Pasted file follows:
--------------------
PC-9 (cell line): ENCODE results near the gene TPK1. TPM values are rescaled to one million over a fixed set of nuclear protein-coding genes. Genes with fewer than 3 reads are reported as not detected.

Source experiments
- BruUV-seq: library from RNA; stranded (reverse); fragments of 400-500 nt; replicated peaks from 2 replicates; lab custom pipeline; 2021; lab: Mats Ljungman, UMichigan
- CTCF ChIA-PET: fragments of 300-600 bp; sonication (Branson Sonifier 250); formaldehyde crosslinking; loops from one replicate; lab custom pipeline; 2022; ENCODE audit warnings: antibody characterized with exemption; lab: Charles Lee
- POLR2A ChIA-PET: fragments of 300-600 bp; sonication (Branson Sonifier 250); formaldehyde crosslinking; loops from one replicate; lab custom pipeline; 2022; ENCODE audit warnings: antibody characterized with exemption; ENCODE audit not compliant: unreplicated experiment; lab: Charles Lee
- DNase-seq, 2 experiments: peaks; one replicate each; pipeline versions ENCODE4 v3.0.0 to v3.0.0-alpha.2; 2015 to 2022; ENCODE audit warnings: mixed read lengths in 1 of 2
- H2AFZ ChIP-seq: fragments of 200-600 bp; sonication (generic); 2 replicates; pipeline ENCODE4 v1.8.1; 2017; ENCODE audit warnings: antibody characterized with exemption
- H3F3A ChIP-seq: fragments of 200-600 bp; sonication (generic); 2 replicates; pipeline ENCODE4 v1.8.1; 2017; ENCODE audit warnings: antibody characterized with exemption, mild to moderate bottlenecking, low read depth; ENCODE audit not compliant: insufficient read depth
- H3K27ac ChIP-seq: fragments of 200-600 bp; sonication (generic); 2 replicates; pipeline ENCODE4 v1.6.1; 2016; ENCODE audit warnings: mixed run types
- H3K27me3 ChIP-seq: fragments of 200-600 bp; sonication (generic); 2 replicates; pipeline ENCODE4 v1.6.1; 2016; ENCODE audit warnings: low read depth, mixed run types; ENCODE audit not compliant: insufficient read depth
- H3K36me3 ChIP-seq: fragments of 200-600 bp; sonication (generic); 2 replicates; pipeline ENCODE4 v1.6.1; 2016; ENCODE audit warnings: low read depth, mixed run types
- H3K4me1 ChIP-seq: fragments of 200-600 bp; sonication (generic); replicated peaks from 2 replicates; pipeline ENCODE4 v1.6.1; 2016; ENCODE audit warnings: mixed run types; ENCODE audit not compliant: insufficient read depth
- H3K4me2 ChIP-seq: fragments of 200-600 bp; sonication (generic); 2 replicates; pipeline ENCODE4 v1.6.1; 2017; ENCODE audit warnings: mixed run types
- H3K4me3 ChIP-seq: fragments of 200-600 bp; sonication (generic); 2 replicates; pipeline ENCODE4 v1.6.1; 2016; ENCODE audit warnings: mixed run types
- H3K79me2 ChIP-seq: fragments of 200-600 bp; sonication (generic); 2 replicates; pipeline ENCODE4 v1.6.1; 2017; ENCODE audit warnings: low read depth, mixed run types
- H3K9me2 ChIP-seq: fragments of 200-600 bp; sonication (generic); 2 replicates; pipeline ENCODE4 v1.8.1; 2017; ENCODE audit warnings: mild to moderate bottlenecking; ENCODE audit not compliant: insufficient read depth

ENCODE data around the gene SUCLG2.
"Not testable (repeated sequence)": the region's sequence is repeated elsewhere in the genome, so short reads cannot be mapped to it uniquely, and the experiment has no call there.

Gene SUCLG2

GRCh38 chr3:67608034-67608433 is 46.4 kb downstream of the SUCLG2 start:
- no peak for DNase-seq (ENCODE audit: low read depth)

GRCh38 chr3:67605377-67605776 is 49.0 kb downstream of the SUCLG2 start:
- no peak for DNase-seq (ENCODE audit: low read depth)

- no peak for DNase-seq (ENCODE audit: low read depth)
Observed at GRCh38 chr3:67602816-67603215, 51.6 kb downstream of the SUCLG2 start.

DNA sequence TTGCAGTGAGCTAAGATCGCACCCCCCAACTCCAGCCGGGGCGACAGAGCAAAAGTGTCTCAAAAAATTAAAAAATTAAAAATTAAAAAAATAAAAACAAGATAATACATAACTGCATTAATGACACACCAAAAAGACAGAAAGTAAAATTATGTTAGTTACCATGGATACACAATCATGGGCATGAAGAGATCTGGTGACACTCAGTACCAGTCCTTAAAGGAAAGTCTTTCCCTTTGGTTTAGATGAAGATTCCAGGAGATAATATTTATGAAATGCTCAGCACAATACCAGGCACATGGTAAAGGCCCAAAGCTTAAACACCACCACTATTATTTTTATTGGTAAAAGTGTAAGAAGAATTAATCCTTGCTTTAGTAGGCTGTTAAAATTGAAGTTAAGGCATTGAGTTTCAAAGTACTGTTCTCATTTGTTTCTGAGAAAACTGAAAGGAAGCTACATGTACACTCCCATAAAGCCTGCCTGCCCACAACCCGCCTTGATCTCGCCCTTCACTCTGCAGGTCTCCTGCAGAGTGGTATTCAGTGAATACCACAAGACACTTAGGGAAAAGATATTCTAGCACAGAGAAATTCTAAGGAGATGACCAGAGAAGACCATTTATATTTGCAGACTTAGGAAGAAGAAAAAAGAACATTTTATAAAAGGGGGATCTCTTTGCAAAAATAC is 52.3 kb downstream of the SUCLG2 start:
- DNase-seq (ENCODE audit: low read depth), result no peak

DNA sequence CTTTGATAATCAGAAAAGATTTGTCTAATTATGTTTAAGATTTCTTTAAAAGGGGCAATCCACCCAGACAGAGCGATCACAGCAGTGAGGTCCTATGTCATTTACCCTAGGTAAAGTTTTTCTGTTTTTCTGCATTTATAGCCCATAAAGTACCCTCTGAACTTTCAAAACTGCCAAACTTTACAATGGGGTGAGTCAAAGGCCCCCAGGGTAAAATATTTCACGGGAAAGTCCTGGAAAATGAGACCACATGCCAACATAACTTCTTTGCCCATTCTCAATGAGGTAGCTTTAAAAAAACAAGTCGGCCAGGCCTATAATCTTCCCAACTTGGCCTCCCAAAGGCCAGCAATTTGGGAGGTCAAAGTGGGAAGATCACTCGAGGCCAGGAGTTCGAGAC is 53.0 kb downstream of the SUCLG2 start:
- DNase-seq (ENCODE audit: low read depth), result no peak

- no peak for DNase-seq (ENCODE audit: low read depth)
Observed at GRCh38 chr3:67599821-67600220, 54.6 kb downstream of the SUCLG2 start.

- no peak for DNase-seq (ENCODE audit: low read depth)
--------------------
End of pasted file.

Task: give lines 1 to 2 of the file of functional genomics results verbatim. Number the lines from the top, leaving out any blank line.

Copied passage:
PC-9 (cell line): ENCODE results near the gene TPK1. TPM values are rescaled to one million over a fixed set of nuclear protein-coding genes. Genes with fewer than 3 reads are reported as not detected.

Source experiments